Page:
Saturday, May 17, 2008

Books that aren't going to make it...

...into my blog, that is. I've decide to just clear out my pile of "to blog about" books and get a fresh start. So, these are the books that aren't going to make it into their own entry (it doesn't meant they aren't any good, it just means I have my priorities in order!):

Kitchen Table Wisdom--This one was a really good collection of essays by a doctor turned holistic-health counselor for people with cancer. I had read quotes from this book in several of my other books and it was fun to finally read it. Some really neat stories about healing, life after death experiences, etc.

Everyday Serenity: Meditations for people who do too much--this was my most recent read-a-page-a-day-after-doing-yoga book. Reading this book is part of why I'm clarifying my priorities and figuring out ways to "stop" and "do nothing." (see below for more about this.) Some of this was really good, some felt shallow or trite. Lots of good quotes though. Each meditation opened with a quote, such as this one I've liked for quite some time: "Sometimes I go about in pity for myself, and all the while a great wind is bearing me across the sky." (Ojibwa saying)

Girls Who Grew Up Great--this one was an example of my tendency to just read *anything* that happens to cross my path. I got this in a box of yard sale donations and flipped through it, got interested, and read the whole thing while I nursed Z down for bedtime. Luckily, reading the whole book only took about 15 minutes and I learned a few things from it (like about twin sisters in ancient Vietnam who mustered up a big army of 80,000 people with mostly female generals and drove the Chinese out of Vietnam. This was like in 40 A.D.).

Mother Rising--I LOVE the picture on the cover of this cool book about planning blessingway (or "Mother Blessing") ceremonies.

What Should I Do with My Life? This book was interesting. The author interviewed a bunch of people who had answered the title question in their own lives, or were in the process of trying to. He did kind of focus a lot on himself and his personal journey and so each person's story tied back to, "well, I did this and this and thought this and this," so it seemed more like a book about himself than what the cover indicated. I feel like, personally, I have too many ideas of things to do with my life and need to weed them out, not try to discover my passions and how to follow them! Reading this book made me think about all the other things I could have done and/or could be doing, especially the stories about people who have traveled all over and worked for big companies in other countries, etc. (and are only like 32) and I did start to feel a little insecure or "small" or underachieving or *something*. Then, the day I finished the book, my Zen calendar came through with this quote:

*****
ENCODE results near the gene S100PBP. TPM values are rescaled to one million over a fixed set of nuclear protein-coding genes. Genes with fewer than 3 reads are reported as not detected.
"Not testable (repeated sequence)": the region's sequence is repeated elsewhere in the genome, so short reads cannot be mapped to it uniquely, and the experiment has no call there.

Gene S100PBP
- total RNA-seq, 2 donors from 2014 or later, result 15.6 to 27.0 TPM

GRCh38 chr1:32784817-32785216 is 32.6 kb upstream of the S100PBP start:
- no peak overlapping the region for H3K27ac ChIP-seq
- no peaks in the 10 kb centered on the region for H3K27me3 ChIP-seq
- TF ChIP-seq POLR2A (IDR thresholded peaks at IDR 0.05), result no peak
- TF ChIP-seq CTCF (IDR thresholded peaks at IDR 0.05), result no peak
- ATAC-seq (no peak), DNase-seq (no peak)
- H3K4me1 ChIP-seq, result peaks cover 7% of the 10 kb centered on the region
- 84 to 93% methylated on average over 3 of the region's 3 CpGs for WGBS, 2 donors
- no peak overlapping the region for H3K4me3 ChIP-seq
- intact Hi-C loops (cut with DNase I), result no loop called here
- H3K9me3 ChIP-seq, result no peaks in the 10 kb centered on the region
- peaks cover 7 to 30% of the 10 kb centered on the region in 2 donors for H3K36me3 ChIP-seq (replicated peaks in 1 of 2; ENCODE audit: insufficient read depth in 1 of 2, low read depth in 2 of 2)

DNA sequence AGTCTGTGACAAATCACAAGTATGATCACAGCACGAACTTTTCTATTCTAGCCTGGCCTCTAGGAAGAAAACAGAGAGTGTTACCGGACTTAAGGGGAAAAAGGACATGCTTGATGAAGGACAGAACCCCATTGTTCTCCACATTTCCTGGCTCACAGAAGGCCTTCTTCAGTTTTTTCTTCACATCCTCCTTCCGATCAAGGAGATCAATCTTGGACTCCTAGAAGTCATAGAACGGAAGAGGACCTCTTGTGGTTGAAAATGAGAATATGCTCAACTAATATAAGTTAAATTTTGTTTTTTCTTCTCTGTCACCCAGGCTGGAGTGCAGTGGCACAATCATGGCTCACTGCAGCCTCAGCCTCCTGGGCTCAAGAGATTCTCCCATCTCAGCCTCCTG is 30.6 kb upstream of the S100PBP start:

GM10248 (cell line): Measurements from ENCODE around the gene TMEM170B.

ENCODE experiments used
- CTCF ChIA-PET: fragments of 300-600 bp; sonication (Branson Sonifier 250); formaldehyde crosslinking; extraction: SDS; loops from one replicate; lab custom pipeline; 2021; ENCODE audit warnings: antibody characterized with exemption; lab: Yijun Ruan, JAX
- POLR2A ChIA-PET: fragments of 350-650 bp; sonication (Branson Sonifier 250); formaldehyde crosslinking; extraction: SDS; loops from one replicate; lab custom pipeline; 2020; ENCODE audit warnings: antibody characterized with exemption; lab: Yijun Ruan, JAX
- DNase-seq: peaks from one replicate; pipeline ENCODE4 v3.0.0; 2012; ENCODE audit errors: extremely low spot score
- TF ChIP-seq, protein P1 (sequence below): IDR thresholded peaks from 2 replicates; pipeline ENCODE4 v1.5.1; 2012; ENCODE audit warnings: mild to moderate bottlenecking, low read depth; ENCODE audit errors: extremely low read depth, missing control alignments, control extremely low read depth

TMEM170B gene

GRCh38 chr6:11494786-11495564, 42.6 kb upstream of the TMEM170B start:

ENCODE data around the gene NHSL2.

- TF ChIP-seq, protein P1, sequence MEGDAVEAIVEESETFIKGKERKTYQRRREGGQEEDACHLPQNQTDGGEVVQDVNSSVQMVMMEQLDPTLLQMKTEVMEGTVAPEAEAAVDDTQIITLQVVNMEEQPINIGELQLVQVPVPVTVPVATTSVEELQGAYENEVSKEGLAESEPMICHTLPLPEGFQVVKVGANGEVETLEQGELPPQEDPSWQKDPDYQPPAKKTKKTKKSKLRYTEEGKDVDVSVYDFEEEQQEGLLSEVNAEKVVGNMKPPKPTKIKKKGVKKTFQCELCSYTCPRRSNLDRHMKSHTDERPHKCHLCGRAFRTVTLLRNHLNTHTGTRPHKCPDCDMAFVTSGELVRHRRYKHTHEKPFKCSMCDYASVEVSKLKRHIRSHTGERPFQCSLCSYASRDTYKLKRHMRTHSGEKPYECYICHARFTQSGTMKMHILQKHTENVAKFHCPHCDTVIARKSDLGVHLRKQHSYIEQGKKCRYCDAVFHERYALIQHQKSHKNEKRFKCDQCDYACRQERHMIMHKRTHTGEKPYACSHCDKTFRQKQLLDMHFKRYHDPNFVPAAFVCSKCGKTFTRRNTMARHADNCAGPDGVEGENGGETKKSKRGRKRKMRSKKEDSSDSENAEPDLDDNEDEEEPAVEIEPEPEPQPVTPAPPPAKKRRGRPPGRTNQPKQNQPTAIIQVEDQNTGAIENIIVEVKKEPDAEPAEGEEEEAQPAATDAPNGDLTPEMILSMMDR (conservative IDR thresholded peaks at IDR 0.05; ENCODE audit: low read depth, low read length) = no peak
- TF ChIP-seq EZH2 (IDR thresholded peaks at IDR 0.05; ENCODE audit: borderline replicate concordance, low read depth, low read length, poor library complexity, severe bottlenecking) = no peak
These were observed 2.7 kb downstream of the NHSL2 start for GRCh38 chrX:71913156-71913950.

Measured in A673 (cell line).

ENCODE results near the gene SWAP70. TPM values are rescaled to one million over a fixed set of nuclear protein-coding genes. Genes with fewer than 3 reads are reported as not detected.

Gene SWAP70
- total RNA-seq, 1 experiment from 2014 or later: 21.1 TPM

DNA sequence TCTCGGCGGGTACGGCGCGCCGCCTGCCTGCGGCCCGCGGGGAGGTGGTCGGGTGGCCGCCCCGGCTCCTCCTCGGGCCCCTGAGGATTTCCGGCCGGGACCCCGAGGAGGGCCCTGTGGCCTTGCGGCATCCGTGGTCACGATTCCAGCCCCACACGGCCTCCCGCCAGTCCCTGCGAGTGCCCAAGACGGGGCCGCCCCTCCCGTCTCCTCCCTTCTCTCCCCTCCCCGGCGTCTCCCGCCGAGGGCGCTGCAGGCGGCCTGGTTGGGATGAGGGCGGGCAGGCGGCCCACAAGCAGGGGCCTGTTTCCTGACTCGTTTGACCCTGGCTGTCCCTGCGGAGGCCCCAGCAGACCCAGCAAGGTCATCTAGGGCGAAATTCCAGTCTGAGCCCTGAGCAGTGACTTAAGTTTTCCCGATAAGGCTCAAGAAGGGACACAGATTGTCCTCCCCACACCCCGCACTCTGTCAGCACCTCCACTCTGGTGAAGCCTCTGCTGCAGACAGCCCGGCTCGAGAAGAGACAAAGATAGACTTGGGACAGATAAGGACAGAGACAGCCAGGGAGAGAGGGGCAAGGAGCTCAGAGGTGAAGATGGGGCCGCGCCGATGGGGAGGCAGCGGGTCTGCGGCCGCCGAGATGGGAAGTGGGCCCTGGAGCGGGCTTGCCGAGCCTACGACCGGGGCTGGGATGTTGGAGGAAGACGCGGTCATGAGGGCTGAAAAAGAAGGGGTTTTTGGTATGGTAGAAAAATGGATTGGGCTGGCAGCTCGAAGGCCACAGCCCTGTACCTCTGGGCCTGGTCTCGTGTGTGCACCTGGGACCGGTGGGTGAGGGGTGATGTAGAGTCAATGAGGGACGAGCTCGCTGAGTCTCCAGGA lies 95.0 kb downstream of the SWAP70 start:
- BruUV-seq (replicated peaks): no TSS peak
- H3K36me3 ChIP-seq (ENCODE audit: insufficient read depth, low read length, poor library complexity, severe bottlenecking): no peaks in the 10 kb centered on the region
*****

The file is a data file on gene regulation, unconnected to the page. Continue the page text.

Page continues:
"The lure of the distant and the difficult is deceptive. The great opportunity is where you are. Do not despire your own place and hour. Every place is under the stars, ever place is the center of the world."
--John Burroughs


Callings: Finding and Following an Authentic Life--I read this on the heels of the book above. Anyone who knows me well will know why I was instantly drawn to this book. It was good. I recommend it!

So, speaking of priorities, everyday serenity, what should I do with my life, following an authentic life, and so forth, I may be taking a break from this blog in general for a while. I've been whining and complaining for months now about having "too much to do" and this would be an easy something to cut for a while (I have a problem with being black and white about things--either I do it and do it whole hog or I need to completely QUIT, not just "take a break" or "step back" or "come back to it later." Those things don't come easily to me--I am all or nothing. Things take up mental space in my head and thus continue to use up my time and energy, even if I'm theoretically "just waiting for later" unless I've actually quit them for good. However, I have fun with this blog, so I don't want to quit it for good, but I'm having trouble just taking a break either. Maybe blogging here is a good wintertime activity? There is SO MUCH TO DO in the spring. It isn't like I have tons of loyal readers here really, so I don't really know why it matters or not if I quit, take a break, or keep going! LOL!)

As I explained to M a few months ago, maybe I don't actually need to change what I'm doing, just how I think about what I am doing. It is my stressful thoughts that most often cause me problems! I also have dozens of craft projects I want to pursue, but then use up all my free time doing things online instead--some work stuff, some play stuff, all stuff that replaces working-with-my-hands stuff. I go through phases with creative work, in which I sometimes feel that making things is a waste of time or that is simply doesn't fit into this season of my life. I only have certain scraps of free time to work on things without the kids around and I like to use that time writing and also working on birth work/activism (oh, and reading email and blogging, which is what I'm having cognitive dissonance about lately), so making things doesn't make it. However, I have lots of new ideas for cool stuff lately and so it is creeping back into my brain and saying, "make time for me!" and I'm starting to wig out from my Mountain of To Dos (this comes from the Everyday Serenity book referenced above).

1 comment:

Sheridan said...

I will miss your reviews if you stop. I have gotten great ideas from here. I am loving my 10 second zen book. Do you know about www.goodreads.com ? If you are a member there, I would love to be added to your friends list. It is a great way to have what your to be read, reading and read books are. You can add your reviews and everything!